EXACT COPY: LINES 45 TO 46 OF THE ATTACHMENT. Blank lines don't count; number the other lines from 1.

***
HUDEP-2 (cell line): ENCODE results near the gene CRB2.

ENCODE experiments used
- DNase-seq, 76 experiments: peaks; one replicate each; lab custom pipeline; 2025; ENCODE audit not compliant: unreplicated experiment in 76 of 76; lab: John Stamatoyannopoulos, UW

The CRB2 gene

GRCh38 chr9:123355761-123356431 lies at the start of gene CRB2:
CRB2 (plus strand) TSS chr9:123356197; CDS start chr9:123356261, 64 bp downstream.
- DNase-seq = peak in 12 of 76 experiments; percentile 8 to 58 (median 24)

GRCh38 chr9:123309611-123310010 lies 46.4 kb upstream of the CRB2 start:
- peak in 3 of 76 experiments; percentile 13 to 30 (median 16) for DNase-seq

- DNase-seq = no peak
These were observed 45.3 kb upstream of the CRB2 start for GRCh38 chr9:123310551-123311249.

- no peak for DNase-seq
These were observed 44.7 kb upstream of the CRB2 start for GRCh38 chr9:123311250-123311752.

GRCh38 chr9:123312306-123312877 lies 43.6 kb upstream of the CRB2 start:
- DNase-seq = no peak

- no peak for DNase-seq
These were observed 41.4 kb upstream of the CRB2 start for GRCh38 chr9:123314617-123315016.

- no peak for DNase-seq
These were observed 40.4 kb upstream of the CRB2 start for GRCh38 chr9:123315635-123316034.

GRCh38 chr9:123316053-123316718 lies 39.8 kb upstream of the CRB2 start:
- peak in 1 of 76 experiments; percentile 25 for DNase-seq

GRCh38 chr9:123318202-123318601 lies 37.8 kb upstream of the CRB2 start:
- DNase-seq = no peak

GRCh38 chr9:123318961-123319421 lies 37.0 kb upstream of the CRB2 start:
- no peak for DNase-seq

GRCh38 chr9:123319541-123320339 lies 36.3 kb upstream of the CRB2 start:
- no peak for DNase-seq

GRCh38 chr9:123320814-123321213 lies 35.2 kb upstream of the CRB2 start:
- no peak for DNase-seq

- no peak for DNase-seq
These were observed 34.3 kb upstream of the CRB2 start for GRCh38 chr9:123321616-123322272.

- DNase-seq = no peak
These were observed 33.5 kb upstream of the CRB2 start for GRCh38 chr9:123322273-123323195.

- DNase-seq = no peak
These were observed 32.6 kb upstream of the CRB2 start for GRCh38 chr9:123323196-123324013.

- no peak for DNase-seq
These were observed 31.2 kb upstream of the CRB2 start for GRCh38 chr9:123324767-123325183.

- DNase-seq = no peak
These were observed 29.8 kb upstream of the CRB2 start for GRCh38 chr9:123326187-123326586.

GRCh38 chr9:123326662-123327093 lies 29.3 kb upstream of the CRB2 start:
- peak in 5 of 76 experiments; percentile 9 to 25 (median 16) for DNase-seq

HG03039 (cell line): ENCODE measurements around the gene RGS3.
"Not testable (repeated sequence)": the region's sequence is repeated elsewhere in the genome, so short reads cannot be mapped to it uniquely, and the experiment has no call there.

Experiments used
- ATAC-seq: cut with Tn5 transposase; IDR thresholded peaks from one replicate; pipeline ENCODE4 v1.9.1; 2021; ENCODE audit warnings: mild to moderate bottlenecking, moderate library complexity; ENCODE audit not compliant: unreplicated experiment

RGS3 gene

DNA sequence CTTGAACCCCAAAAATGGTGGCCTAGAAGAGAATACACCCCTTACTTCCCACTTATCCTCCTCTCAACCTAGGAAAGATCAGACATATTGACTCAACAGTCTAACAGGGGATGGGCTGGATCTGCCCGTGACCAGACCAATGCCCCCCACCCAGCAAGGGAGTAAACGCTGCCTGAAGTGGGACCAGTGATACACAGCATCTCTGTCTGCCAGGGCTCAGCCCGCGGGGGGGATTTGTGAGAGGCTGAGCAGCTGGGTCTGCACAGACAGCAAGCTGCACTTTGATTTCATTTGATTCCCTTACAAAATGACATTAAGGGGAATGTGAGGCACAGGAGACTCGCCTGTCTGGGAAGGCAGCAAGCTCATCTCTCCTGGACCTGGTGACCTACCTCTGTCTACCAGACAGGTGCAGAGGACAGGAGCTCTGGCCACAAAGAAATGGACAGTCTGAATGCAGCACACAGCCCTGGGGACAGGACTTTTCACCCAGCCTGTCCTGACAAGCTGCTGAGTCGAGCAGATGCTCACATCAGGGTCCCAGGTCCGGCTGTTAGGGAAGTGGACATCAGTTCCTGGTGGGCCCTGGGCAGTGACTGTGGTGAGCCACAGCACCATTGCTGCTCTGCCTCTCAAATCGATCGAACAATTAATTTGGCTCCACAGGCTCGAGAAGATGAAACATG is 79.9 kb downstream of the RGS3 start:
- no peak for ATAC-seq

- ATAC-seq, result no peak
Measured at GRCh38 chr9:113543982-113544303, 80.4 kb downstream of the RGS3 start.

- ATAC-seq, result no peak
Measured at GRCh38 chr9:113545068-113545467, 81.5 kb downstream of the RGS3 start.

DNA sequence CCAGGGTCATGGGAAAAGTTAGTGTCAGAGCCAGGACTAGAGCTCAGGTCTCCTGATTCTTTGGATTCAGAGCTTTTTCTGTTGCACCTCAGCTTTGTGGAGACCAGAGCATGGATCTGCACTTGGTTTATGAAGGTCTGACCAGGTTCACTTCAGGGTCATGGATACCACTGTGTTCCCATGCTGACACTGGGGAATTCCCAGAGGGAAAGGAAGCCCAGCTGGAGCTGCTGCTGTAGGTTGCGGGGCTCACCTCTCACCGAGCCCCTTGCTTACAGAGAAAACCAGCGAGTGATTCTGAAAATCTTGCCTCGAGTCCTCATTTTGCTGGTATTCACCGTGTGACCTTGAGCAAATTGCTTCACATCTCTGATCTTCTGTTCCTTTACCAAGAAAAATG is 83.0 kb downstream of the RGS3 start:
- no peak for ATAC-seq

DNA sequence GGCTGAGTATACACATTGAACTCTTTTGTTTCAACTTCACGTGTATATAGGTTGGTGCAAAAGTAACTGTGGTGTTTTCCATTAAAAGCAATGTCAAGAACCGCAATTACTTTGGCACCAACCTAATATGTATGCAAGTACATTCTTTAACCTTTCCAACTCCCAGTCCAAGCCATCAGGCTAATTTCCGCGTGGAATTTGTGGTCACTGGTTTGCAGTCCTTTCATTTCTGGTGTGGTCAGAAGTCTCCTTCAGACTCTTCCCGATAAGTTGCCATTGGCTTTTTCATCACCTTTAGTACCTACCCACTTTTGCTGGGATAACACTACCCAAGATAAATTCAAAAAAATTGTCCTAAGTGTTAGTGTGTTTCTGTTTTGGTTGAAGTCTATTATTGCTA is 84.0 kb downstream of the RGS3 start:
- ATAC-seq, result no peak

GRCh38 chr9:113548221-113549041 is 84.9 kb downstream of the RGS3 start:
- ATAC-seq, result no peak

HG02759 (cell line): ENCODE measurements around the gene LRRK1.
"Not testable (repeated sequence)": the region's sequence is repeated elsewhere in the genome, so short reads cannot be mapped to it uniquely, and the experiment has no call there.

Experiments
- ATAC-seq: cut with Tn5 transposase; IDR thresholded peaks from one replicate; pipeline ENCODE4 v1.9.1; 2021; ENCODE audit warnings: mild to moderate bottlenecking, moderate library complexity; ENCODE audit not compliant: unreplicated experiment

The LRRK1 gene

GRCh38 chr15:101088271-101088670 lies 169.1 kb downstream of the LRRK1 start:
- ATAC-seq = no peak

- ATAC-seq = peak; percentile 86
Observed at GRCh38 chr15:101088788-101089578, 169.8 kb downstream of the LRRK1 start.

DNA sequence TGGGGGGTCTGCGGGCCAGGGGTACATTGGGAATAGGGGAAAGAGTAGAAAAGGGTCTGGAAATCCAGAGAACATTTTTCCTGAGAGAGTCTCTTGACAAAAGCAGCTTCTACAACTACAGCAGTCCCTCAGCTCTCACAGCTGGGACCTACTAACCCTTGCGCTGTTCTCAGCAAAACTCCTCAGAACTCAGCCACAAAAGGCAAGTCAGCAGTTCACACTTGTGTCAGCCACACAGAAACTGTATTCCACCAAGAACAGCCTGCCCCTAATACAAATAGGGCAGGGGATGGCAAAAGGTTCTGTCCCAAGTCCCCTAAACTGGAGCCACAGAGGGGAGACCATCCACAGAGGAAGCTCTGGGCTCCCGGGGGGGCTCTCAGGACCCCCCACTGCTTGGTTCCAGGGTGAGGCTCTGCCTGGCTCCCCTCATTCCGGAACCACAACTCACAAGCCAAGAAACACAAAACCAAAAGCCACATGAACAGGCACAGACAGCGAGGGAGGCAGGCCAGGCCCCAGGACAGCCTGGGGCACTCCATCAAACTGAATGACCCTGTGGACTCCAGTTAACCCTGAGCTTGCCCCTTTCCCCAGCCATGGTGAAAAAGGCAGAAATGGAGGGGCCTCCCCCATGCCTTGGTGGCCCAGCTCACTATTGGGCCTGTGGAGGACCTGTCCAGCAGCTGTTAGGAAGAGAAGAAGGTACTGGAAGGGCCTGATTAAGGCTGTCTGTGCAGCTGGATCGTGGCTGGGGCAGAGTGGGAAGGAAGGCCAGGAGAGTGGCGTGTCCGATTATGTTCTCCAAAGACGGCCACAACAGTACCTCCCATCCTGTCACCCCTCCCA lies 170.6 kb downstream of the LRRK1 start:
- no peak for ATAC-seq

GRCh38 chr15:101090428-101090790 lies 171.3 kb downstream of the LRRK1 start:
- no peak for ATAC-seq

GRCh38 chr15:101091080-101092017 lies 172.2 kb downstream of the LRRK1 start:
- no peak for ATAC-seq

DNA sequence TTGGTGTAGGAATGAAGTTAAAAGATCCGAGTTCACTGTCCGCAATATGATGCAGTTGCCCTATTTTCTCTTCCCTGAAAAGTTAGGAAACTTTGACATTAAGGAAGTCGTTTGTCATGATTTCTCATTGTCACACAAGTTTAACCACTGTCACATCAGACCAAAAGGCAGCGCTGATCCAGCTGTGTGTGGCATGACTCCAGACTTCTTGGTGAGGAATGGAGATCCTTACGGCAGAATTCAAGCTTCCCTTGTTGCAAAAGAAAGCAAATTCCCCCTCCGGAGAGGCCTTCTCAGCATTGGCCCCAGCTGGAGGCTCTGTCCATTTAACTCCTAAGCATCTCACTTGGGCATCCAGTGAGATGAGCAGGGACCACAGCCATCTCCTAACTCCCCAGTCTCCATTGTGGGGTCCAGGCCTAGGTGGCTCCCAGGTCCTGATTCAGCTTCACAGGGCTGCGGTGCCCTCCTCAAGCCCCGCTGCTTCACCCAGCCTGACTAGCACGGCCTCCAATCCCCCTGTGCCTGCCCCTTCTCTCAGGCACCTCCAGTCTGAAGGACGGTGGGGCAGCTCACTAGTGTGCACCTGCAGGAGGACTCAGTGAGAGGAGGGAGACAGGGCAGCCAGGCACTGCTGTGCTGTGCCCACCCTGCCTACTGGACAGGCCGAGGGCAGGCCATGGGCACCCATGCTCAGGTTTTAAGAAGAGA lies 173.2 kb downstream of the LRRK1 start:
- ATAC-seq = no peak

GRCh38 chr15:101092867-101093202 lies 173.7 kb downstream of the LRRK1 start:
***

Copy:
- ATAC-seq: cut with Tn5 transposase; IDR thresholded peaks from one replicate; pipeline ENCODE4 v1.9.1; 2021; ENCODE audit warnings: mild to moderate bottlenecking, moderate library complexity; ENCODE audit not compliant: unreplicated experiment

RGS3 gene